IRB Actions Following Project Approval
Renewals: As stated above, the term of approval for most research protocols will be one year, but the IRB may determine that the approval should be for a shorter period of time, based on complexity or risk, or otherwise. The date of expiration of approval is noted on the approval document and on the approved consent form. The Coordinator of the IRB will notify the PI in advance of the expiration date and the PI must then complete the IRB Form R-01, “Investigator’s Request for Approval of Continuation of Research Project (Renewal)” so that renewal approval can occur before the expiration date. Failure to obtain renewal approval before expiration date will result in an IRB order to terminate the research immediately. The project may be resumed only after application to the IRB for approval of continuation.
Renewal requests for protocols approved by full Board review will uniformly require full Board consideration for approval of renewal. Projects originally approved by expedited review may qualify for expedited approval of renewal.
OHRP has emphasized that Continuing Review (renewals) must be substantive and meaningful. OHRP’s document “Guidance on Continuing Review” (January 15, 2007) is included in the Appendix. Cone Health IRB will remain in conformity with this guidance.
Revisions, Addenda, Amendments, Changes in Consent Documentation: The investigator will file changes to a protocol with the IRB using IRB Form A-01, “Investigator’s Request for Approval of Revision to Project: Amendments, Addenda, or Changes to Informed Consent Document.” The IRB Chair will determine if approval can be expedited or sent for full Board review, as will be the case in all but minor changes to informed consent, unless otherwise required.
Safety and Serious Adverse Event Reports: Such occurrences in the course of a research protocol must be reported to the IRB as required by Federal regulations, using IRB Form S-01, “Investigator’s Request for Review of Safety Report or Serious Adverse Event (SAE).” OHRP advises that it is neither useful nor necessary under the HHS regulations at 45 CFR part 46 for reports of individual adverse events occurring in subjects enrolled in multicenter studies to be distributed routinely to investigators or IRBs at all institutions conducting the research. Individual adverse events should only be reported to investigators and IRBs at all institutions when determination had been made that the events meet criteria for an unanticipated problem. Only when a particular adverse event or series of adverse events is determined to meet the criteria for an unanticipated problem should a report of the adverse event(s) be submitted to the IRB at each institution under the HHS regulations at 45 CFR part 46. Only external adverse events that are identified in the report as meeting all three criteria (see below) must be reported promptly by the investigator to the IRB as unanticipated problems under the HHS regulations at 45 CFR 46.103(b)(5). These reports will usually receive expedited review by the IRB Chair. The majority of IND Safety Reports, MedWatch Reports, and CIOMS Reports do not need to be reported to the IRB office under the MCHS IRB reporting guidelines. It is the responsibility of the Principal Investigator to review the unreported safety reports. The PI must sign documentation of the review and these reports must be kept in the research office. The only reports that must be reported immediately are those reports that reveal an unanticipated problem involving risk to participants or others. If an SAE or IND safety report occurs elsewhere and did not result in a protocol amendment or revision, does not result in a consent change, and does not require the research office to inform the patient, this results in no requirement to report to the IRB.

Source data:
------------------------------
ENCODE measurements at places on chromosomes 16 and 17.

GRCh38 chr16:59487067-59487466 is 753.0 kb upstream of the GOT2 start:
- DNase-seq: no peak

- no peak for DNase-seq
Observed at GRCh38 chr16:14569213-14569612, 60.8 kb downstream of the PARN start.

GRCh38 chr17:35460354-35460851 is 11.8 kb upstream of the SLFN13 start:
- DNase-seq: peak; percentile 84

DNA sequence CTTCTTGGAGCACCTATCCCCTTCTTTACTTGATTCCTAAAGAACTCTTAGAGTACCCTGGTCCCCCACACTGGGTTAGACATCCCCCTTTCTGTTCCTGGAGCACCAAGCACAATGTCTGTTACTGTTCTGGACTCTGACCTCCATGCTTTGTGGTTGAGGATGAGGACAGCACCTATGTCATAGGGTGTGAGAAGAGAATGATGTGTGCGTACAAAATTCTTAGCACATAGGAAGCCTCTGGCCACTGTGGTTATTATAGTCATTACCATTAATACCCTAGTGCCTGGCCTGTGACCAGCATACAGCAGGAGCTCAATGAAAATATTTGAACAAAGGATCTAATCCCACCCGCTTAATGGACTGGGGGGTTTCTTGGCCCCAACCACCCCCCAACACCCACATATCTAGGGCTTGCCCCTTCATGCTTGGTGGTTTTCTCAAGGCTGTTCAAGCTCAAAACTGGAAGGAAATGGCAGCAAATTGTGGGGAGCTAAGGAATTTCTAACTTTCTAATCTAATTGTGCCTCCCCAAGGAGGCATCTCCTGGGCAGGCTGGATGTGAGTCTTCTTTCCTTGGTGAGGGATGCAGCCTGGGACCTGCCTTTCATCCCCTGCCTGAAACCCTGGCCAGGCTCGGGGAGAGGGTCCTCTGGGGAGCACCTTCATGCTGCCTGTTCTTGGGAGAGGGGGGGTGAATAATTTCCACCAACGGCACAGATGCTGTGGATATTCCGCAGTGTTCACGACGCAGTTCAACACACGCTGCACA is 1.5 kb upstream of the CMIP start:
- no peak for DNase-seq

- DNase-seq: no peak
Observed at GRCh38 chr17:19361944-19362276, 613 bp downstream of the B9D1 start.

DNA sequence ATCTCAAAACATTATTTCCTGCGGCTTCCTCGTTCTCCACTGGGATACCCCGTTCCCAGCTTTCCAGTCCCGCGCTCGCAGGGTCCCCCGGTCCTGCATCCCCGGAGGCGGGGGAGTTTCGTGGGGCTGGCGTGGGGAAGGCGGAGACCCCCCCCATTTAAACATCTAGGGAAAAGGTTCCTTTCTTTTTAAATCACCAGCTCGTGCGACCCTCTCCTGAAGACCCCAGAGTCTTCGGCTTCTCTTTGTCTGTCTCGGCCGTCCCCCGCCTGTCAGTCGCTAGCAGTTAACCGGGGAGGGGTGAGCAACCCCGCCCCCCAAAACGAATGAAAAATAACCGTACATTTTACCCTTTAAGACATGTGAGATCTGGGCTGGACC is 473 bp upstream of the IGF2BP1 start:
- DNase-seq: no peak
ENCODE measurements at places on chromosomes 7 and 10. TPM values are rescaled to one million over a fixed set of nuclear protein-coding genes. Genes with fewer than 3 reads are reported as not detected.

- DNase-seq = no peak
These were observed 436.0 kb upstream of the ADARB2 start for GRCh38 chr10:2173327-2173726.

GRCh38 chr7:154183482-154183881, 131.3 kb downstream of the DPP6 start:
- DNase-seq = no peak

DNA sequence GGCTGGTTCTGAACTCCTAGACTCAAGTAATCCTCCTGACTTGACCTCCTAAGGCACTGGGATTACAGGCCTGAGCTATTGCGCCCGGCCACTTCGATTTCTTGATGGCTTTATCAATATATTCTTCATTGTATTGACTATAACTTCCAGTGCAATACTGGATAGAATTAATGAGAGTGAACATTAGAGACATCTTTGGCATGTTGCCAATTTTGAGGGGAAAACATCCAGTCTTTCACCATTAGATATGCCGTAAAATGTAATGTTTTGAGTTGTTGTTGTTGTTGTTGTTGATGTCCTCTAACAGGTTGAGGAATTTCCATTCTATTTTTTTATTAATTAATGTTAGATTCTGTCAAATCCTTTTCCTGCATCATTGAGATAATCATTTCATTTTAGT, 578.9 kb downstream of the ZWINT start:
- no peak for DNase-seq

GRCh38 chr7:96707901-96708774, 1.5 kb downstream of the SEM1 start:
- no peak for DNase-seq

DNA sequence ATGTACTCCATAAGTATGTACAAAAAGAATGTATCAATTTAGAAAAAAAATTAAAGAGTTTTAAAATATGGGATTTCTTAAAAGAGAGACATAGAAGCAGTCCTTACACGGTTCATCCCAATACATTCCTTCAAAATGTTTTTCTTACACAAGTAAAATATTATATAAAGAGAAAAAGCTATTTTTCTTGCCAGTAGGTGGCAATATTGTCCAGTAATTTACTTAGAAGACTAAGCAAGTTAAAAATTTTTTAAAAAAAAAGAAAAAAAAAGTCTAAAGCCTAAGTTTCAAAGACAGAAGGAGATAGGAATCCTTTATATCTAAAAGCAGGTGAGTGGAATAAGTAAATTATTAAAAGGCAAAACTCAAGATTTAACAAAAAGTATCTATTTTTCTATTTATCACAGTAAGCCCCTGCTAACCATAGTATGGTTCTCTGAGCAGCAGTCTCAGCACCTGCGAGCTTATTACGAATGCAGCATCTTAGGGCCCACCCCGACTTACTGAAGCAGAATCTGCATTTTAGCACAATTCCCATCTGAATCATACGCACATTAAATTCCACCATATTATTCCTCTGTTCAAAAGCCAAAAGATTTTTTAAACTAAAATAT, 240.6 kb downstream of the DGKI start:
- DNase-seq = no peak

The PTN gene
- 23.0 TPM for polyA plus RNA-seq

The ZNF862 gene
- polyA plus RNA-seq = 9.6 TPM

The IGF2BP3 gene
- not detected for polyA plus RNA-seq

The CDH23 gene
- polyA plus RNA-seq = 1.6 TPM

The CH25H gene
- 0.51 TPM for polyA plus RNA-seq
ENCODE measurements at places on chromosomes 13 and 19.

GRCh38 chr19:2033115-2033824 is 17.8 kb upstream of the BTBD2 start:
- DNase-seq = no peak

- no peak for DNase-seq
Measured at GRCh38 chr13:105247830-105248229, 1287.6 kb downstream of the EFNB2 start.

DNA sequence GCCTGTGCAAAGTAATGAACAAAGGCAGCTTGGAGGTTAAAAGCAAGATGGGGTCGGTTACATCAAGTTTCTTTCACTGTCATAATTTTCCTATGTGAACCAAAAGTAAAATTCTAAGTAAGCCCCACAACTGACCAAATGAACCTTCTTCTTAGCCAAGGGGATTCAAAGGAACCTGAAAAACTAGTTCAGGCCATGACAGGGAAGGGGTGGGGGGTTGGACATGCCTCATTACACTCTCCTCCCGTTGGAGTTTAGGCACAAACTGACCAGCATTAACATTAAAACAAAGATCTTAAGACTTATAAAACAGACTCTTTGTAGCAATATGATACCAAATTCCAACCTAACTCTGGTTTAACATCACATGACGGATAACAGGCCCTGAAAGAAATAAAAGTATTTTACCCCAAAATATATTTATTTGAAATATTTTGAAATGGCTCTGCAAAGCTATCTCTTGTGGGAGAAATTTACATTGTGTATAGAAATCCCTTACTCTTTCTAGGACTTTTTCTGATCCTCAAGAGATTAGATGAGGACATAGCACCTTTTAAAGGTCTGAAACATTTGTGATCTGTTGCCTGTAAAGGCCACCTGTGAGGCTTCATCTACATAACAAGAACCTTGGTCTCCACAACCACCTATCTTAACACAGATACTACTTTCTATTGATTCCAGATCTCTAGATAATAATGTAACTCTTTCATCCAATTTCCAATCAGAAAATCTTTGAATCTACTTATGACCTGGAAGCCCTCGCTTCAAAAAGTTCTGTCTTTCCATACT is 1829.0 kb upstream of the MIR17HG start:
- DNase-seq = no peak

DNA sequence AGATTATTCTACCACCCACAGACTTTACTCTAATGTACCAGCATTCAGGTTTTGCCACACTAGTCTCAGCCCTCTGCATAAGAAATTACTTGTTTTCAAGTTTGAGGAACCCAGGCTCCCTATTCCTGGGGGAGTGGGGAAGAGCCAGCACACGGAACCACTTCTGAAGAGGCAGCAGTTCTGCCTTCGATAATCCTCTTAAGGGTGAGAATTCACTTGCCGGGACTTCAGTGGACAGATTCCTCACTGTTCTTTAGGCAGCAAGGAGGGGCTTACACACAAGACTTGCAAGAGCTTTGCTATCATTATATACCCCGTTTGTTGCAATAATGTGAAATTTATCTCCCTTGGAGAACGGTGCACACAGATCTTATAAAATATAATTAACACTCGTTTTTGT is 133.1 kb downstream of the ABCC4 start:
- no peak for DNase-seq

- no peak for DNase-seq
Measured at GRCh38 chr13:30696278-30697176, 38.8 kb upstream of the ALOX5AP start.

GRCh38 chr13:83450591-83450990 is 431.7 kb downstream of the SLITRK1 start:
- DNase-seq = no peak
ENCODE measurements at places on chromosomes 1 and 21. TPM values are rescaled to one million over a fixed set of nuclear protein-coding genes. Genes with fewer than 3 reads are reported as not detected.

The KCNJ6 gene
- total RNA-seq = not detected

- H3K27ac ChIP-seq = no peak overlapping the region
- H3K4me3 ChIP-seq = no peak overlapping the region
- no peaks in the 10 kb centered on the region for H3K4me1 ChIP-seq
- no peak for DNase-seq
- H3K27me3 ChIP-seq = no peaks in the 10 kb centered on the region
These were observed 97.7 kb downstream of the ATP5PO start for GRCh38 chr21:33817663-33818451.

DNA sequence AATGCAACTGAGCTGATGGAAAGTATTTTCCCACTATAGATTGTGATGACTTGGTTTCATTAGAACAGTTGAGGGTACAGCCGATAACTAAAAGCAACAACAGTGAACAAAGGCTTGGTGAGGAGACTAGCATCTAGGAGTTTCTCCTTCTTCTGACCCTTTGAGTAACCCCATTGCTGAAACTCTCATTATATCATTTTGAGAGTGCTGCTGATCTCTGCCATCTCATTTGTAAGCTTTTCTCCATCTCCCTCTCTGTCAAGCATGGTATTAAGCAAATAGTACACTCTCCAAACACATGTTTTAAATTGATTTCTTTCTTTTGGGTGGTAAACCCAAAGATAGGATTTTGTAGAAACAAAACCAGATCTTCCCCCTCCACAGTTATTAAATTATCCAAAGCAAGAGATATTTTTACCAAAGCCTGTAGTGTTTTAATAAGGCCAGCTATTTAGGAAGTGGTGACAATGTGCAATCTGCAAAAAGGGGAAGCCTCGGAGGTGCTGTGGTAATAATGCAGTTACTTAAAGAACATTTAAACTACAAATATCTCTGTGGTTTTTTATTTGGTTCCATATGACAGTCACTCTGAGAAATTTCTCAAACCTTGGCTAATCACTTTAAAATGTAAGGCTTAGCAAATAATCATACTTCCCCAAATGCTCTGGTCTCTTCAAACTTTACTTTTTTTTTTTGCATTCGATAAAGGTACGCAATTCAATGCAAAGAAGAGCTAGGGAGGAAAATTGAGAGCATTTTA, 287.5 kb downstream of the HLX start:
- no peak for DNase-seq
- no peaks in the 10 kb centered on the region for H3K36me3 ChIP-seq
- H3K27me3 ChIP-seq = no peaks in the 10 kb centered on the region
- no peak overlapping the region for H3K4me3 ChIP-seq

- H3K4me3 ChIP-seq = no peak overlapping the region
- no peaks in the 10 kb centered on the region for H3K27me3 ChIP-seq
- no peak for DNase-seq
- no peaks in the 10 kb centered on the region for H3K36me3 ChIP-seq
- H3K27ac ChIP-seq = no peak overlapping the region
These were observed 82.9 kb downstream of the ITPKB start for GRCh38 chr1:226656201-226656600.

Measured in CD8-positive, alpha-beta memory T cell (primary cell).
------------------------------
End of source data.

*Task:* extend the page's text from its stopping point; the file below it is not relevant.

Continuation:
Please note: If the sponsor insists that all events must be reported, proceed with submission to the IRB. It is the policy of the IRB office to acknowledge receipt of them, but the chairman or the IRB Board will not review them. They should be submitted using the IRB S-01 Form.
Please refer to OHRP’s document “Guidance on Unanticipated Problems and Adverse Events” (January 15, 2007). Cone Health IRB will remain in conformity with this guidance.
OHRP considers unanticipated problems, in general, to include any incident, experience, or outcome that meets all of the following criteria, thereby making the adverse event an unanticipated problem and must be reported to the IRB under 45 CFR 46.103(a) and 46.103(b)(5):
- unexpected (in terms of nature, severity, or frequency) (a) given the research procedures that are described in the protocol- related document, such as the IRB- approved research protocol and informed consent document, and (b) the characteristics of the subject population being studied;